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Prospects in property investment

Prospects in property investment

Bahamas real estate offers long-term potential, stable rental income, as sale prices stay flat

The Bahamas Investor Magazine
December 8, 2010
December 8, 2010
Tosheena Robinson-Blair

The real estate market in The Bahamas has matured into a hospitable investment climate, one that’s a favoured destination for international buyers seeking a secure investment environment with stable returns, according to a leading industry website.

The Bahamas snagged first place in Global Property Guide’s (GPG) long-term real estate investment ranking of 13 Caribbean countries. The Cayman Islands, British Virgin Islands, Guadeloupe and Jamaica rounded out the top five. Attributes which made The Bahamas most attractive for property investment were its stable economy and government, pro-landlord rental market, minimal property taxation and moderate rental yields. Consequently, The Bahamas received an overall rating of four out of five stars.

What to look for
For foreign investors with acquisition plans, the types of property that make good long-term investments are income producing ones and good vacant land in populated areas, according to Peter Dupuch, a Bahamasair pilot turned realtor.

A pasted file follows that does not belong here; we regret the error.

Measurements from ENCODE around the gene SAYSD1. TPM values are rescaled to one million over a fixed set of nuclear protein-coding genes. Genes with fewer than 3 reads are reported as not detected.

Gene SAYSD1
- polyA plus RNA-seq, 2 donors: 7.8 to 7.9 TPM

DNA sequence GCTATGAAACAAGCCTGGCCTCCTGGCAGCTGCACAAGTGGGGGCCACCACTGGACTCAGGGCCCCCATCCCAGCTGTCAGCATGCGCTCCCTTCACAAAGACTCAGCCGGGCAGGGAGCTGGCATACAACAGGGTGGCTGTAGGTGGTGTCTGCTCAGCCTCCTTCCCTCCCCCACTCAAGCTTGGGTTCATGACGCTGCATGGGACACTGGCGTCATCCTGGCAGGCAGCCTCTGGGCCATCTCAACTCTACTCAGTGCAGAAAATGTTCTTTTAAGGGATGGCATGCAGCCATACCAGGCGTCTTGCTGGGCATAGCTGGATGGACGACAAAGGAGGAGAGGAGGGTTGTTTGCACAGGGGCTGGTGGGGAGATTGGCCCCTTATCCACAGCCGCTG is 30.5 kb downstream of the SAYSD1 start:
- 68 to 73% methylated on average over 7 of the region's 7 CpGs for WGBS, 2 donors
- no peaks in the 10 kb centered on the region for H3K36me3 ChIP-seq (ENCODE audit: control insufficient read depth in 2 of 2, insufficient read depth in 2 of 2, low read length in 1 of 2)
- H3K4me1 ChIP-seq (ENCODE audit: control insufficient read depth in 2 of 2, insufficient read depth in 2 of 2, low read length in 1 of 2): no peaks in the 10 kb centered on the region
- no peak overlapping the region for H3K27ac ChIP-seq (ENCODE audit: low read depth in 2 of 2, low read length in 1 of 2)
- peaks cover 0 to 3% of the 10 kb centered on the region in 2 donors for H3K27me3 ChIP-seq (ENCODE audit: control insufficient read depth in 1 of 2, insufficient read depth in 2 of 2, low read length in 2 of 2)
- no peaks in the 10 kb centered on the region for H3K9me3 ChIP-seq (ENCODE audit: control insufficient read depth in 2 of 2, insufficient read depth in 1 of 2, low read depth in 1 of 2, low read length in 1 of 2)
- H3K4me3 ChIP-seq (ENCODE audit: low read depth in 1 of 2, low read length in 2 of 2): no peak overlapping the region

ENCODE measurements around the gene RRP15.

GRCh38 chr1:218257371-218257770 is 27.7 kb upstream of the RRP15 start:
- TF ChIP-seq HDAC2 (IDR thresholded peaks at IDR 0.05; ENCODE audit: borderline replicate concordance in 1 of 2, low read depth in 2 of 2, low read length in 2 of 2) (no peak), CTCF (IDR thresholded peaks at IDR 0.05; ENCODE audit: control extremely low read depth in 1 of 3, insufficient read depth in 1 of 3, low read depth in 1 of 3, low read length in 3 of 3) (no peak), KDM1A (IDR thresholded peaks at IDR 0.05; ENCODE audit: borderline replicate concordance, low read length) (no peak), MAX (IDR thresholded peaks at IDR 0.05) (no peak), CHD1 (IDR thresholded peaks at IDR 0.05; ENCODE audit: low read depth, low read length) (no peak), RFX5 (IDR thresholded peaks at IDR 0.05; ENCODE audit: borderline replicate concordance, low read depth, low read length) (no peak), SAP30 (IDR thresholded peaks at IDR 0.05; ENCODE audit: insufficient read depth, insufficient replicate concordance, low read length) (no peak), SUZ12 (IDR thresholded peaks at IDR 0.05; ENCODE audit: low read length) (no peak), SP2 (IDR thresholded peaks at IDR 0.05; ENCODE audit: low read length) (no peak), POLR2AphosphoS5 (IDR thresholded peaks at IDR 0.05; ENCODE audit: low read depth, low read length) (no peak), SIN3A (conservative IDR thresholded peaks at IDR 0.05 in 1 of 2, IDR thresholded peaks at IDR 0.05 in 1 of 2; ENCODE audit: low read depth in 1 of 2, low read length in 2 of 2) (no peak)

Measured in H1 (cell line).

In the early 1990s while still a pilot, Dupuch realized he could be more successful on the ground investing in real estate than in the air. “I remember when I was a commercial pilot and you’d hear tourists gasping in amazement at the color of the water below them,” he recalls. “Something that I took for granted and saw every day and hardly noticed, took their breath away. Plus, our stable democratic government with our mature and peaceful election system, makes The Bahamas a place most would give anything in which to reside.”

Dupuch, the founder of ERA Dupuch Real Estate, believes land investors are of two minds. “Some have found great wealth and cash flow investing in income producing properties, but others like buying raw land and waiting for it to appreciate. This usually takes patience to see dividends over a long period of time.”

Stable investment
Generally speaking, would-be buyers are sure to find good returns from an investment in vacant land, particularly in Nassau, says John Christie, managing director of the country’s oldest real estate firm, H G Christie.